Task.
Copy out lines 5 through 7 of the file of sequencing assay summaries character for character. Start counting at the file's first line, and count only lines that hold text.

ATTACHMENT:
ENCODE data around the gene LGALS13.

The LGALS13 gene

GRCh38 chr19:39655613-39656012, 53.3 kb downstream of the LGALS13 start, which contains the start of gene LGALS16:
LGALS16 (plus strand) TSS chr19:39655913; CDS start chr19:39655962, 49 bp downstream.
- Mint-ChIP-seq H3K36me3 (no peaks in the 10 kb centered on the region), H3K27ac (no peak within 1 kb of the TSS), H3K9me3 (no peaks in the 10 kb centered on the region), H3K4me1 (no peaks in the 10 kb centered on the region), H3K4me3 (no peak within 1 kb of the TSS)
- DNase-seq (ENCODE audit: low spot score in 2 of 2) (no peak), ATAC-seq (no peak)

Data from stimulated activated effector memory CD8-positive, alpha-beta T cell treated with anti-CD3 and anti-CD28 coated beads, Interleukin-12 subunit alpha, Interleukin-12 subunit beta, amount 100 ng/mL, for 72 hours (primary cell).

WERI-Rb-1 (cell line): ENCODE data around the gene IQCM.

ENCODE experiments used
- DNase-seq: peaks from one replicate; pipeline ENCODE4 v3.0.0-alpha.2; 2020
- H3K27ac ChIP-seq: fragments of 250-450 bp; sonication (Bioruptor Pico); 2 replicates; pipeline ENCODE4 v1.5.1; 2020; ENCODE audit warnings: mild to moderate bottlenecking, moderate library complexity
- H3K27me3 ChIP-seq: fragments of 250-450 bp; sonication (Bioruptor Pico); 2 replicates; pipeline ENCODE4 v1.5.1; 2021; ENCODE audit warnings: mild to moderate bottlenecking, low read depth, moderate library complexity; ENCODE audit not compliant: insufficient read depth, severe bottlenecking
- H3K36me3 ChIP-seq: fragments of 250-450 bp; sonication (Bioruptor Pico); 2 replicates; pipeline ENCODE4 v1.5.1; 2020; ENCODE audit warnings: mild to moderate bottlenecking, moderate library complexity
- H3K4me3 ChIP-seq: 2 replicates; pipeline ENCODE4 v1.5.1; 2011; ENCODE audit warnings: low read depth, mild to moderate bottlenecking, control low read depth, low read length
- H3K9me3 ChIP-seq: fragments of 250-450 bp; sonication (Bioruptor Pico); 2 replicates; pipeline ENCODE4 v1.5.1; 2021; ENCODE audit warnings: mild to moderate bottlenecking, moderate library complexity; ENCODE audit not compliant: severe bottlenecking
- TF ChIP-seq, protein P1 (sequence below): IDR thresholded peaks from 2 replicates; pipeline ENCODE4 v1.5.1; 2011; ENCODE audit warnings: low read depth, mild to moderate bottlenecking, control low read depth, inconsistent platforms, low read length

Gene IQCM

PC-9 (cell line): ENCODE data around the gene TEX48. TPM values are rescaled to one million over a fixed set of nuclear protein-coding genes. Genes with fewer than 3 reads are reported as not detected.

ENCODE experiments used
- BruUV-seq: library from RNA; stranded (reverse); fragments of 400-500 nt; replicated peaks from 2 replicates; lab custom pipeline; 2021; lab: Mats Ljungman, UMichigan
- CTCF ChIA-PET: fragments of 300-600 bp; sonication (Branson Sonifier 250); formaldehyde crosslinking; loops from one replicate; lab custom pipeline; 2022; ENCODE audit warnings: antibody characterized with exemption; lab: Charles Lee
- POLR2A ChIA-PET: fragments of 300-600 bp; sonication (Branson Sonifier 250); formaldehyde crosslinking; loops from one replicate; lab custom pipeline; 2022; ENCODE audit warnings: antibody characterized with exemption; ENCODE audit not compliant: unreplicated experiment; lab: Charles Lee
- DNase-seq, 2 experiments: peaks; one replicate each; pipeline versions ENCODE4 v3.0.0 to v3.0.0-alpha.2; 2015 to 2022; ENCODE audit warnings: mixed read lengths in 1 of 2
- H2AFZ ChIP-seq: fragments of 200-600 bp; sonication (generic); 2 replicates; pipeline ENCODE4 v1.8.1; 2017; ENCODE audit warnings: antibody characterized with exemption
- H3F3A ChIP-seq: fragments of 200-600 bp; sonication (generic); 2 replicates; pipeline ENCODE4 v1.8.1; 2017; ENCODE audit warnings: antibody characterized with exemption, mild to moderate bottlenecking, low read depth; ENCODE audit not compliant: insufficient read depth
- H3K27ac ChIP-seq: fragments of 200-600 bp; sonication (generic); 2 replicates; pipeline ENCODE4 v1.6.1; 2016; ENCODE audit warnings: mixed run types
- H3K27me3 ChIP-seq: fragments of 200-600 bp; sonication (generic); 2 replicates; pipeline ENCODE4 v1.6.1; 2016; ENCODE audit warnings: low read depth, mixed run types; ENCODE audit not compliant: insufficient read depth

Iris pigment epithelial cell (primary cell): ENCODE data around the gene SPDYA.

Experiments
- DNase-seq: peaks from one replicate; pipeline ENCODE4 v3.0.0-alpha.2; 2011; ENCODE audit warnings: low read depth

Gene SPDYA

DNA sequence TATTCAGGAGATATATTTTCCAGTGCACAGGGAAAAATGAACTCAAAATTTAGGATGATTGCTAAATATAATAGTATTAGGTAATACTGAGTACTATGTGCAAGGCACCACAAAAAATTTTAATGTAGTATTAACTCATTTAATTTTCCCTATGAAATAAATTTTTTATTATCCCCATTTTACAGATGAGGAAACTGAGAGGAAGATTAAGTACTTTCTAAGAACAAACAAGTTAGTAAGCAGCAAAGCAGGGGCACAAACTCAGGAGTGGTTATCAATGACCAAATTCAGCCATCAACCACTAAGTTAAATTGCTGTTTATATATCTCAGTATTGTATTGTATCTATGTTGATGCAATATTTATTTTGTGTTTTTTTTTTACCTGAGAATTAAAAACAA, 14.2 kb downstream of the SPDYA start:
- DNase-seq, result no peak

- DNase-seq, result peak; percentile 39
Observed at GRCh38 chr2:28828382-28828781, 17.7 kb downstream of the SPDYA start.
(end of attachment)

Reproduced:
- Mint-ChIP-seq H3K36me3 (no peaks in the 10 kb centered on the region), H3K27ac (no peak within 1 kb of the TSS), H3K9me3 (no peaks in the 10 kb centered on the region), H3K4me1 (no peaks in the 10 kb centered on the region), H3K4me3 (no peak within 1 kb of the TSS)
- DNase-seq (ENCODE audit: low spot score in 2 of 2) (no peak), ATAC-seq (no peak)

Data from stimulated activated effector memory CD8-positive, alpha-beta T cell treated with anti-CD3 and anti-CD28 coated beads, Interleukin-12 subunit alpha, Interleukin-12 subunit beta, amount 100 ng/mL, for 72 hours (primary cell).